Overall, the research project proved that masks acquire a high bacterial burden. In turn, these bacteria may be a source of contamination, but this study does not address transmission to patients or others specifically. Regardless, a major takeaway from this study is that masks should be discarded and replaced with new ones often, for example every two hours.

6. Conclusion and open questions

Of course, many questions remain open and should be the object of further investigation, including the potential impact of the material used to make the masks. Do different types of materials influence bacterial growth? Additionally, it would be important to understand how these results would vary in a different healthcare setting. For example, surgeons working in an operating room or medical doctors seeing hospital patients. Or, for that matter, how often do masks worn by students and other people not in healthcare facilities get contaminated on any given day? Hopefully, we can answer these questions soon.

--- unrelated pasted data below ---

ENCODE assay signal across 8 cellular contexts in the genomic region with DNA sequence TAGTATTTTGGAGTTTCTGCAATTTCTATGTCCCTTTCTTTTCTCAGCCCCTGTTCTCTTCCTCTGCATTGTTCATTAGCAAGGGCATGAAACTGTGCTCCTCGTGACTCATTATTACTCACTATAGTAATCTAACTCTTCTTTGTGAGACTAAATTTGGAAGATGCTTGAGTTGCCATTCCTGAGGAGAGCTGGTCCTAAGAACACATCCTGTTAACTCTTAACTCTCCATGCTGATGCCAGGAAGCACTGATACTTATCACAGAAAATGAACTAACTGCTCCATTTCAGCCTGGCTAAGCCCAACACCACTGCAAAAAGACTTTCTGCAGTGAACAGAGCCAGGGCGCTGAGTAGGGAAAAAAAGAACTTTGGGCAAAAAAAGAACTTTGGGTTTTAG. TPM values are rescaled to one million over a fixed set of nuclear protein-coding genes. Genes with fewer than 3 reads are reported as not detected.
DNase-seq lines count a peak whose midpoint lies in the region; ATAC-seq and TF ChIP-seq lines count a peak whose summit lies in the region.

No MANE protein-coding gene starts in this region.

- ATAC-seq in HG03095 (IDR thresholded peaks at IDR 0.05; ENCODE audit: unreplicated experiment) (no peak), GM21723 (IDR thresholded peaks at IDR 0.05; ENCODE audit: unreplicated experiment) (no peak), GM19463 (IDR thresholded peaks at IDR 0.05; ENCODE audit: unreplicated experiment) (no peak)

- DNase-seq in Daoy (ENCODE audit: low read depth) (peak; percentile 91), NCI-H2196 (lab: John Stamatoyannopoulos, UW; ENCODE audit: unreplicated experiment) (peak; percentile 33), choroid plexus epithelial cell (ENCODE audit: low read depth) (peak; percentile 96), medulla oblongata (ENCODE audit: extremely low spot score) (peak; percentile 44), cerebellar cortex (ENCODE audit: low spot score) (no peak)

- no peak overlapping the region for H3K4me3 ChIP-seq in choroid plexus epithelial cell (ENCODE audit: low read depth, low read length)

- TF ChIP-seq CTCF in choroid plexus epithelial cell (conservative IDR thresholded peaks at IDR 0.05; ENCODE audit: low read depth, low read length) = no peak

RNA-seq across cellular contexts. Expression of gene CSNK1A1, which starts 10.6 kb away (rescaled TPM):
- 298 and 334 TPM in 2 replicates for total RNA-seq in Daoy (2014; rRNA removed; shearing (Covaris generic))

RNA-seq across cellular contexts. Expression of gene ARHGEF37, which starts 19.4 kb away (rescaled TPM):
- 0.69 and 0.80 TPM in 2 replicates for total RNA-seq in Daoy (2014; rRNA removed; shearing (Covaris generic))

WHO. (2022). Personal protective equipment (PPE).

Nightingale, M., Mody, M., Rickard, A. H., & Cassone, M. (2023). Bacterial contamination on used face masks among nursing home healthcare personnel. Antimicrobial Stewardship & Healthcare Epidemiology, 3(1): e54.

Chughtai, A.A., Stelzer-Braid, S., Rawlinson, W. et al. Contamination by respiratory viruses on outer surface of medical masks used by hospital healthcare workers. BMC Infect Dis 2019;19: 491.

CDC. (2020, February 11). Coronavirus Disease 2019 (COVID-19). Centers for Disease Control and Prevention.